Upcoming Opportunities to Help Faculty Navigate Research.

This Tuesday Tip brings to you some resources in relation to research and the opportunity to grow as both a teacher and a scholar! 

Faculty Development(opens in new window) is working on a number of resources that can help faculty navigate research at Chico State. Below you find links and information for upcoming opportunities: 

“Join us for a conversation about interdisciplinary research opportunities! We will hear from faculty who are currently collaborating across Departments and Colleges on various research projects, we will discuss examples of Scholarship of Teaching and Learning, and we will look at possible funding opportunities for collaborative research projects!” (The description will be added to the website soon) 

I also want to take this opportunity to share the link to the Co-Teaching & Community Engagement page(opens in new window) hosted by the Office of Civic Engagement(opens in new window). Here you find tips and ideas on how to consider possibilities for teaching and research collaborations!  

We hope that these resources and events will be an opportunity to learn more about support for research on campus and a chance to hear about innovative research projects at Chico State! 

Stay tuned! 

Chiara Ferrari, Ph.D. 

Faculty Development, Director 

why are students not reading the syllabus?

Dear faculty,

Today’s Tuesday Tip focuses on one of the thorniest issues in higher education: why are students not reading the syllabus?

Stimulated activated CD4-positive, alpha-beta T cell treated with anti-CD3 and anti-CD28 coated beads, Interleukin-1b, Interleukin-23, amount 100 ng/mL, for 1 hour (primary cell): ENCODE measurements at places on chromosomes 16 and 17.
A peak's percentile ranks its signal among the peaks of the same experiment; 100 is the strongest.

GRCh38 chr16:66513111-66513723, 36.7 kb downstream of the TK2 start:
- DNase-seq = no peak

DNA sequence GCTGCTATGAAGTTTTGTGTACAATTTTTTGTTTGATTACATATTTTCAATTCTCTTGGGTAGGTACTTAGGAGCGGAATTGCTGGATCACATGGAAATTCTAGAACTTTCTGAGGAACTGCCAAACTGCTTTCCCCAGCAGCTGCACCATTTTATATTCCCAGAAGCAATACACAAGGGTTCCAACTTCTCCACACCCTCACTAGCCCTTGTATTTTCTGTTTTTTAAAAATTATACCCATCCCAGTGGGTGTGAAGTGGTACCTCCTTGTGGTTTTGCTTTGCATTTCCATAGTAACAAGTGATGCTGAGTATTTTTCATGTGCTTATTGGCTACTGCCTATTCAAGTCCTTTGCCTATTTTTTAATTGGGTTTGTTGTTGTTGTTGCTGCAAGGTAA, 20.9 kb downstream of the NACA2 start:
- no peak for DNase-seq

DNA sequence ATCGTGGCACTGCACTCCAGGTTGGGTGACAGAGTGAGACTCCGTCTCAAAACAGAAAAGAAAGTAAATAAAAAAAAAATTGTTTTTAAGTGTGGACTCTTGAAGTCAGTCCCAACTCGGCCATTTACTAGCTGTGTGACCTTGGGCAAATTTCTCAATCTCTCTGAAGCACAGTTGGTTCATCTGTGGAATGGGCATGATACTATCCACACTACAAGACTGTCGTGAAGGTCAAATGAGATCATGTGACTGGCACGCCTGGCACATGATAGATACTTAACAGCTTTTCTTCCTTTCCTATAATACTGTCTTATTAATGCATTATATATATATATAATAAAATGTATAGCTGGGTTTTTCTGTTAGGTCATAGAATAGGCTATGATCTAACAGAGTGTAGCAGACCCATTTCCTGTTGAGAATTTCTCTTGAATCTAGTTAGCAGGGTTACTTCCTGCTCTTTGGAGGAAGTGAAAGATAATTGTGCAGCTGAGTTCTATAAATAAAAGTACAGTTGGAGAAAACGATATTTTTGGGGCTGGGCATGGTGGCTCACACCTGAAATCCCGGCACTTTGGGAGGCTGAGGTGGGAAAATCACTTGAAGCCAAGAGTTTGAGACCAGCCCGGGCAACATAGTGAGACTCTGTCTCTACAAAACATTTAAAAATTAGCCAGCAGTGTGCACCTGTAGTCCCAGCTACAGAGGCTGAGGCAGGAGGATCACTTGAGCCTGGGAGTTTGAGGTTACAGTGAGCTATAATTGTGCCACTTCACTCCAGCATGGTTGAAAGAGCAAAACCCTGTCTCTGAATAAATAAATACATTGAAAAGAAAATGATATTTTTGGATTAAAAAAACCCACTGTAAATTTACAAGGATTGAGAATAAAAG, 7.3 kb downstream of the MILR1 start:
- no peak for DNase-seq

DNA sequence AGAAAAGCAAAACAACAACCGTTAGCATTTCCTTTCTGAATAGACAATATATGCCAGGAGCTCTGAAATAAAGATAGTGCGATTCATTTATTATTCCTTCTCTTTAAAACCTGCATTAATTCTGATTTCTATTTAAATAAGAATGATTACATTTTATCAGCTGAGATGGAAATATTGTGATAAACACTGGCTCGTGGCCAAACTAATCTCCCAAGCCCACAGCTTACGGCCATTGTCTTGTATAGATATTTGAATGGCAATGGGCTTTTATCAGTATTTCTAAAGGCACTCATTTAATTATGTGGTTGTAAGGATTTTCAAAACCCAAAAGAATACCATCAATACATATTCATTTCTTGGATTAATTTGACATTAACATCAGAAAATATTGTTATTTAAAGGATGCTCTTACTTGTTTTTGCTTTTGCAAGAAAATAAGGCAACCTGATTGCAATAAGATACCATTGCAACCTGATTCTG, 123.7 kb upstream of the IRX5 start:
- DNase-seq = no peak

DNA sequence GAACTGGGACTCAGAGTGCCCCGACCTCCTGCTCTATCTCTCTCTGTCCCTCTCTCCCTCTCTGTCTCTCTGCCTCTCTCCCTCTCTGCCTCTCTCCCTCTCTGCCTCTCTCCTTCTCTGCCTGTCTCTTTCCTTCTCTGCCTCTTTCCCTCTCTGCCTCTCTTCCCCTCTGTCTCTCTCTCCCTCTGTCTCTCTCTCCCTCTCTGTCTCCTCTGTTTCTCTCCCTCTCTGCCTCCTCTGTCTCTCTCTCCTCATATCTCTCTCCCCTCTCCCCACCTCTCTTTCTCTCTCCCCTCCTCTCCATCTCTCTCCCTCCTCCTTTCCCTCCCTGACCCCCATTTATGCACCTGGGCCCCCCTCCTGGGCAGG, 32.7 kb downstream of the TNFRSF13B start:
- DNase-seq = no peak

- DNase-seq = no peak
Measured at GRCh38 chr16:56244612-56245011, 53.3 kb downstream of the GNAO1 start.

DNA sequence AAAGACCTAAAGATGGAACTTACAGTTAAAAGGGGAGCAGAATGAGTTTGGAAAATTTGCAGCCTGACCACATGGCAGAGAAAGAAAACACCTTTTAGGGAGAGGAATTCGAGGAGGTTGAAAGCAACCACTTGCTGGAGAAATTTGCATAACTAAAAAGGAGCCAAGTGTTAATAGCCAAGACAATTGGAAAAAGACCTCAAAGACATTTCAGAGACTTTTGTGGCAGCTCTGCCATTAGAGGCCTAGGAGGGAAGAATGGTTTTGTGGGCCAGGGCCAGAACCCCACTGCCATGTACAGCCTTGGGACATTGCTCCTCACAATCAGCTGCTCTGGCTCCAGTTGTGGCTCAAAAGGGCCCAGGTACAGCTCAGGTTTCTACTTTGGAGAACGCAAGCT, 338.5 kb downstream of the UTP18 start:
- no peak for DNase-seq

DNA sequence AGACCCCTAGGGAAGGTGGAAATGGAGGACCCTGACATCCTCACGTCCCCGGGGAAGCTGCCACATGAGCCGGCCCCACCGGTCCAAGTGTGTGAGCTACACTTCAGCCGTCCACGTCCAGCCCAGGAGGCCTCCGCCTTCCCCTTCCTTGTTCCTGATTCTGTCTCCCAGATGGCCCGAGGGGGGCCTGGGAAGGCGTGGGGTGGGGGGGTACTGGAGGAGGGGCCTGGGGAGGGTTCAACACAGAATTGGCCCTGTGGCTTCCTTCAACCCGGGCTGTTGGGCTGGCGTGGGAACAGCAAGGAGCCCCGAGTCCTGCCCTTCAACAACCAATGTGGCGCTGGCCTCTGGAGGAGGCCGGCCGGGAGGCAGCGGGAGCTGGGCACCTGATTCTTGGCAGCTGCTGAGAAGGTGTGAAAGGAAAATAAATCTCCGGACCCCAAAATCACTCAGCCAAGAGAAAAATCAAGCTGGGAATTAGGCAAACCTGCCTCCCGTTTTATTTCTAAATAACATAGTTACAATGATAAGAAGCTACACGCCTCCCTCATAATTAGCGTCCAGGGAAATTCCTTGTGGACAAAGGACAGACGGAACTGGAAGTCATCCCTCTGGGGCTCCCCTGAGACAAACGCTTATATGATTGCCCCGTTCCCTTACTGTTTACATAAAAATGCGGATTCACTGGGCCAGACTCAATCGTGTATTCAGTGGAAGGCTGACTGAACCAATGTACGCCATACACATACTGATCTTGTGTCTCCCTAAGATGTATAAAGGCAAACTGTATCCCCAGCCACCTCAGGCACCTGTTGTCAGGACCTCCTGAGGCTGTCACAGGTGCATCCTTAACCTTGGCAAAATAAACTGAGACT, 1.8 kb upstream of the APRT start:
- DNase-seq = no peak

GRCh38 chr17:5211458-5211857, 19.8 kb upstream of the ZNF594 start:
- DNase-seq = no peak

The most recent development in this saga is the famous news from December 2021 (Smart, 2021) about a University of Tennessee professor who hid $50 in a locker at the beginning of the Fall semester and shared the information on how to unlock it in his syllabus. To no one’s surprise, the cash was untouched (and unclaimed) at the end of the semester.

While appreciating the good and playful intentions of the instructor, a Slate article (Weaver, 2022) questions the ultimate benefits of these stunts and explores the reason why most students just glance at the syllabus as opposed to dedicating time and attention to such an important document: “the biggest reason students skip such a crucial step is simple: Many syllabi are unreadable. They’re too long and clogged with opaque, administration-mandated fine print. Some are written with an eye toward a student challenging a grade—that is to say punitively, from a defensive crouch.” I also appreciate how the author of the article reminds how “syllabi not only set up expectations for a class, but are usually the first introduction to the professor. In other words, bad ones can create and perpetuate bad relationships.”

Recently, I have felt more and more that syllabi seem to be written as a weaver of liability for instructors as opposed to being written to provide resources for students. Of course this is a generalization, but it is important to open up the question and explore strategies that can help instructors create better syllabi and encourage students to actually read them.